How do you form a homeowner's association?
You form a homeowner's association (HOA) the same way you would form any other corporate entity (an LLC or a corporation) because a homeowner's association is considered a corporate entity. Although the laws in setting up a corporate entity vary from state to state, there are some general guidelines to follow when setting up a corporation. Many states also have specific laws or guidelines that need to be followed when setting up and governing a homeowner's association, and you'll need to be sure to watch for those laws.
To form a homeowner's association you should follow these guidelines.
Consider hiring a local real estate attorney to work with you on the formation of the association. Since there are a lot of laws and statutes that need to be strictly adhered to when forming the homeowner's association, having an attorney who is an expert in local real estate laws will make the process go much more smoothly and save you from making some big mistakes.
Choose a name for your homeowner's association. It may seem like a small part, but until you have an official name, you can't file the paperwork. The name you choose may not be identical to any other corporation already on file.
Appoint a director for the homeowner's association or a board of directors. It is customary to have these people be members of the community that the homeowner's association will govern. The initial director and board need not be voted in.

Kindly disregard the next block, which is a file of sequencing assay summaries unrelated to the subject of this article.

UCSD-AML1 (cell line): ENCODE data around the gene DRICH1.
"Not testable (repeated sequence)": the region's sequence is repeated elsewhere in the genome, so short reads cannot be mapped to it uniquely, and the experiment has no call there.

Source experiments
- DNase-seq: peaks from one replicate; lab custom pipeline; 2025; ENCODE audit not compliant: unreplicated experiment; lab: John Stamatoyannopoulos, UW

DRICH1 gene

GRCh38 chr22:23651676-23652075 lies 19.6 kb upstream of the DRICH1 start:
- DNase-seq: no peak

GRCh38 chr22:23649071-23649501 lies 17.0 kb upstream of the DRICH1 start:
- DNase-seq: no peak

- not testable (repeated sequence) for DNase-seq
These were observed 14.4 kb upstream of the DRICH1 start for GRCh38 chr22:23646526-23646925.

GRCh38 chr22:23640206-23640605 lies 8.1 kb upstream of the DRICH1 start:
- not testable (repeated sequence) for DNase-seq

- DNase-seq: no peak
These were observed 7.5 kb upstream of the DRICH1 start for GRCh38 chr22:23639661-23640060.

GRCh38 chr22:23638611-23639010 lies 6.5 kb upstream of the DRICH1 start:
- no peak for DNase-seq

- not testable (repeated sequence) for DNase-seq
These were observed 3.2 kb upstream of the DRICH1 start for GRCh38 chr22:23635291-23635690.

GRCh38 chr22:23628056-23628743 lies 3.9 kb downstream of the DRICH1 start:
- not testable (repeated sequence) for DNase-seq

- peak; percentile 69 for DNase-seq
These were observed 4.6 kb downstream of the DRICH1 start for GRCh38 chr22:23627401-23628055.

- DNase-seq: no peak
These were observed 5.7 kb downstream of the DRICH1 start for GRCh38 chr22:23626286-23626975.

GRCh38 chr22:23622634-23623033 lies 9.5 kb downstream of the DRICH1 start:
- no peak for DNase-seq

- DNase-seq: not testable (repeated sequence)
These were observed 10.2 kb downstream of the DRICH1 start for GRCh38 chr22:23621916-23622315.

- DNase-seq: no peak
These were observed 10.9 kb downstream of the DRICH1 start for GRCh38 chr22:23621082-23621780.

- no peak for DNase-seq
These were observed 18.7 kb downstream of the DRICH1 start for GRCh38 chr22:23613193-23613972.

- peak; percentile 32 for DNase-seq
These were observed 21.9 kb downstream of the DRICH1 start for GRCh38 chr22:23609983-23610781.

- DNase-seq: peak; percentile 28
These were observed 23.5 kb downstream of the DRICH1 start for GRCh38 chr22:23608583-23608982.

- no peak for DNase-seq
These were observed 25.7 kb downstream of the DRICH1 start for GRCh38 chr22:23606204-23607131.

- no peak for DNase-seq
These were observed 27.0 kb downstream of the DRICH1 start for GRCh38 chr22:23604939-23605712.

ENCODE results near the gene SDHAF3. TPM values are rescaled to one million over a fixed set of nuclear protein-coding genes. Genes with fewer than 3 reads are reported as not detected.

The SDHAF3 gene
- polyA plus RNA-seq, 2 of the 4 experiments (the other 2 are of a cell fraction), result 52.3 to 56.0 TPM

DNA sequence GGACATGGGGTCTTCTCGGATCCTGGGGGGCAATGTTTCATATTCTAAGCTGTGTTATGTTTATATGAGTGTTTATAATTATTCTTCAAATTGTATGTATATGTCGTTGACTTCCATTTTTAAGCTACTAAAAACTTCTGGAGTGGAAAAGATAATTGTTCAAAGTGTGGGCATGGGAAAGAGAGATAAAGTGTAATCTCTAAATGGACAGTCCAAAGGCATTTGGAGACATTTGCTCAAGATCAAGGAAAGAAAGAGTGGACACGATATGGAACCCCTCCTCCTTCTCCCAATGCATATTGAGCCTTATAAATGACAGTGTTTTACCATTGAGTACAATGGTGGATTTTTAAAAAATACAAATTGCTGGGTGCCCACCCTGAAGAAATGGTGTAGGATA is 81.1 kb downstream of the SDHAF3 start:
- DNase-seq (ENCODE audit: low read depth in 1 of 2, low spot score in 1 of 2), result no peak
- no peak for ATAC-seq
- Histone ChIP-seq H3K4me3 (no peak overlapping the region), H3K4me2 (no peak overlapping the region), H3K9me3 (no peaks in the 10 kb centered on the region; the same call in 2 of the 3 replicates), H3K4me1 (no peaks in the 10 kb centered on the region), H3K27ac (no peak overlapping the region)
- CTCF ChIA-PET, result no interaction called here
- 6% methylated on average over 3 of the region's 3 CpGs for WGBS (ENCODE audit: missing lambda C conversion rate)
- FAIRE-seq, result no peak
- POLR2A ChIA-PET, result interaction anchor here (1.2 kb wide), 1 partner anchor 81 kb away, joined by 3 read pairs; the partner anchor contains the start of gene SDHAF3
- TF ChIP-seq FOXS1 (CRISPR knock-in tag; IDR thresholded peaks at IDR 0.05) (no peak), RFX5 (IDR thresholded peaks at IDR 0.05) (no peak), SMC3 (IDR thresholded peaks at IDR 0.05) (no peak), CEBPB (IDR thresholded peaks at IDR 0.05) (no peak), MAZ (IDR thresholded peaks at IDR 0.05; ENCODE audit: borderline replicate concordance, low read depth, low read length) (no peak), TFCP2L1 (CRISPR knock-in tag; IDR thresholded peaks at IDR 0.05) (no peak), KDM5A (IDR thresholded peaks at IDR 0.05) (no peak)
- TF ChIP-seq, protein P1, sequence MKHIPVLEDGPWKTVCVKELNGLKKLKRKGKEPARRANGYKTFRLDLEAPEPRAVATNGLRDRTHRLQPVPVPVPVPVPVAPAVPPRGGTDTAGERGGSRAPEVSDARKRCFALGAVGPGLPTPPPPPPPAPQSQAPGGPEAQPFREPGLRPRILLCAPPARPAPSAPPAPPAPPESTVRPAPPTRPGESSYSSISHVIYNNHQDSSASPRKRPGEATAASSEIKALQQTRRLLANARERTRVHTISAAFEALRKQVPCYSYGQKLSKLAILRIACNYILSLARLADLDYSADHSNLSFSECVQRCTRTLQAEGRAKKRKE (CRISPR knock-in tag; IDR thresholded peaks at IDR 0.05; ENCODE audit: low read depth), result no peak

File the articles of incorporation with the state's corporate filing office.
Create your homeowner's association's bylaws. These are the rules that control the operation of the association and the rules that the member's of the homeowner's association will need to follow. You may want to get community input on drafting these bylaws since the people living in the community will be the ones abiding by the association's rules.
Set your membership fees.
Hold your first homeowner's association meeting. At this meeting the board of directors can elect officers, adopt the association's bylaws and make them official, and take care of any other business. This meeting is very important as, in most states, a corporate entity does not come into legal existence until it holds its first meeting, even if all the proper paper work has been filed and approved. Check with you local laws to see if you need to announce to the public when and where the meeting will take place. Sometimes, neighborhood associations are considered quasi-governmental entities and, as such, may be subject to open meeting laws.
From time to time, review what the homeowner's association is doing with the real estate attorney that you hired to help form the association. This will ensure that you are still operating within the legal boundaries of real estate law.